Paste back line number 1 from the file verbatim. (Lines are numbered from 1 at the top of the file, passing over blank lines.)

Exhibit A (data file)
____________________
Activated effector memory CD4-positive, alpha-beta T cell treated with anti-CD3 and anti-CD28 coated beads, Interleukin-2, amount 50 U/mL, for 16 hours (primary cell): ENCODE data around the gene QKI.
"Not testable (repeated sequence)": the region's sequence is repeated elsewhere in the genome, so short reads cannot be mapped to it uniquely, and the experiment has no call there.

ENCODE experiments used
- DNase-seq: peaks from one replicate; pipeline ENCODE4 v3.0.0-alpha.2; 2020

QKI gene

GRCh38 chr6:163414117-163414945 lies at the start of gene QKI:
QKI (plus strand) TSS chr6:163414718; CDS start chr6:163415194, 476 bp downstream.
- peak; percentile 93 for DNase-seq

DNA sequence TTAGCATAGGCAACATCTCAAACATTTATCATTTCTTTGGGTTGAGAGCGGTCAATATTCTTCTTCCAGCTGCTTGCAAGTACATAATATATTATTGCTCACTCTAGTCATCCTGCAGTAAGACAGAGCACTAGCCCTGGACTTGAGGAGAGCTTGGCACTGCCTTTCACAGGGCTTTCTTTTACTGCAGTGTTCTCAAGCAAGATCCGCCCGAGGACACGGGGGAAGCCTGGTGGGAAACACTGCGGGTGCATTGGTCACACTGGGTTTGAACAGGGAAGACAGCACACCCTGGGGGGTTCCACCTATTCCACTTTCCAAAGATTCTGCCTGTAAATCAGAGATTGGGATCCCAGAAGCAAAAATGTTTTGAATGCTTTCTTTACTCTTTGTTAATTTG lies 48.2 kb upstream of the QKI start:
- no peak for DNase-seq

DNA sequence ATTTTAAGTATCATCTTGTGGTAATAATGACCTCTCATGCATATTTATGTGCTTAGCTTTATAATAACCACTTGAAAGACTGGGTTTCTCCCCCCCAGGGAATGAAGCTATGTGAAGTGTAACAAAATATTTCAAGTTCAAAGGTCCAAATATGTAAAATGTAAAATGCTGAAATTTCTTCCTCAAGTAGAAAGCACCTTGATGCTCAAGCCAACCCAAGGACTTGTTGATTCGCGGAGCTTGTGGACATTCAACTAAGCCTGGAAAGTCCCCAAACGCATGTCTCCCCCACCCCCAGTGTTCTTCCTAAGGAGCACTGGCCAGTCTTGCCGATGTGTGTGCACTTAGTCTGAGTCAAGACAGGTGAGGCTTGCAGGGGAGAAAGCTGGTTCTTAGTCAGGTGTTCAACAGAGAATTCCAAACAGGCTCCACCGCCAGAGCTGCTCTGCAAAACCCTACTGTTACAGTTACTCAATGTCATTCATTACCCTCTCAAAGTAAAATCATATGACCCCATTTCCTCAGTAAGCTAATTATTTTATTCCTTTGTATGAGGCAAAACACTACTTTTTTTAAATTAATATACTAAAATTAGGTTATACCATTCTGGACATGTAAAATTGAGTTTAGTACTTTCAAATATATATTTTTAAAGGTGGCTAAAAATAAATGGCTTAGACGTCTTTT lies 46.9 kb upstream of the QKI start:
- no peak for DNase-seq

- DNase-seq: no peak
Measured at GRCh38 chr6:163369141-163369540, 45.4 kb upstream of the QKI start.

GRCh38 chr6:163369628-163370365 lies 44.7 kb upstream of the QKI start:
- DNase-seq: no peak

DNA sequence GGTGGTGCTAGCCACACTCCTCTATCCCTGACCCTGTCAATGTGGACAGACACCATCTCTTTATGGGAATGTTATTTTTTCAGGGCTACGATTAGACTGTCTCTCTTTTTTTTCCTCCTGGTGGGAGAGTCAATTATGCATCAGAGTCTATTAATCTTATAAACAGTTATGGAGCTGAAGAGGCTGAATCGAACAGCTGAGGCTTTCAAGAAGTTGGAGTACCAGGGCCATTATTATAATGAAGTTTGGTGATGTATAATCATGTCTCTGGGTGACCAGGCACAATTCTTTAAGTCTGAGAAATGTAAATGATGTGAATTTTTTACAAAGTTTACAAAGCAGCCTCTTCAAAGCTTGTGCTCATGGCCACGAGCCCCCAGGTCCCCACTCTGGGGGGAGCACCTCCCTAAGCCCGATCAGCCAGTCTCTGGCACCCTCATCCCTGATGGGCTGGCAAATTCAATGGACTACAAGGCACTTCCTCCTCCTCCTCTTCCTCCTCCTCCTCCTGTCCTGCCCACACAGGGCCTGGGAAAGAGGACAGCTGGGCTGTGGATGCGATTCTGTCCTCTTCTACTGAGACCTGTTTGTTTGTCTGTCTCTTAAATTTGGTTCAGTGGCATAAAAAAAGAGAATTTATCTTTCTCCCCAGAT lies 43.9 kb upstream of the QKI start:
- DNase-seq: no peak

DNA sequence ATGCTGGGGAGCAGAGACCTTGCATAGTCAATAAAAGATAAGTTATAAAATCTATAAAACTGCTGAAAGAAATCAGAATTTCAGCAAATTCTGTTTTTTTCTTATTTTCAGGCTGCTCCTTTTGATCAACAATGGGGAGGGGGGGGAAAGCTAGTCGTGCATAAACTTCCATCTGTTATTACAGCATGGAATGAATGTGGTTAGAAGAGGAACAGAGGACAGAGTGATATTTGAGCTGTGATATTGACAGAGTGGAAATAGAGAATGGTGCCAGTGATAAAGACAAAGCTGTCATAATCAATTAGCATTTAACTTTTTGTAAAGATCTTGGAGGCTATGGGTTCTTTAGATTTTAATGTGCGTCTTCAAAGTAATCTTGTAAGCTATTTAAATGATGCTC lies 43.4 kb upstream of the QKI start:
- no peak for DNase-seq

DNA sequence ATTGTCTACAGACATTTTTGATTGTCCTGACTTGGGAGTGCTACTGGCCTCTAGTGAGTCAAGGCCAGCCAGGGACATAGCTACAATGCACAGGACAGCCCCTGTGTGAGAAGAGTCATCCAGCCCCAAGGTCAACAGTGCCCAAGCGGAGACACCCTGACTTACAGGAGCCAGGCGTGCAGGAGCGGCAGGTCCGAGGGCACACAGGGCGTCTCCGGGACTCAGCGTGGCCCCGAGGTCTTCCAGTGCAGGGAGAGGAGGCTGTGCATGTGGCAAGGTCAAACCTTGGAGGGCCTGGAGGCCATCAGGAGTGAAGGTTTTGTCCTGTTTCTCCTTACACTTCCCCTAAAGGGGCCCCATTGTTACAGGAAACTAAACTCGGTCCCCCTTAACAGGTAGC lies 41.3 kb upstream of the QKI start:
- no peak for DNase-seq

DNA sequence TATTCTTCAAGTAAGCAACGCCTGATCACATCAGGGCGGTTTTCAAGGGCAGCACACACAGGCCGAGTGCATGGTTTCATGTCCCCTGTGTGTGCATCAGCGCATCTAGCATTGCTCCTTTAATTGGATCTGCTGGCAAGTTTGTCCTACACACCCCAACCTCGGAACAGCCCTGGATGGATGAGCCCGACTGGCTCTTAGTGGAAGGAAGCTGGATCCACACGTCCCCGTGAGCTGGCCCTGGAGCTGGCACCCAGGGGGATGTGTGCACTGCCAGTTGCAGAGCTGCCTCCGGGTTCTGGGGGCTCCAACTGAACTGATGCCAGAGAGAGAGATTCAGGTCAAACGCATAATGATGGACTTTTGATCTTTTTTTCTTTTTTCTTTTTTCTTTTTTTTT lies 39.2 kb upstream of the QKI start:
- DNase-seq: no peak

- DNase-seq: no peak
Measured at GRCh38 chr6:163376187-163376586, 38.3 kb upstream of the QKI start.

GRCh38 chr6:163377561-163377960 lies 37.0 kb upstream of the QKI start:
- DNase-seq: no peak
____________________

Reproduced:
Activated effector memory CD4-positive, alpha-beta T cell treated with anti-CD3 and anti-CD28 coated beads, Interleukin-2, amount 50 U/mL, for 16 hours (primary cell): ENCODE data around the gene QKI.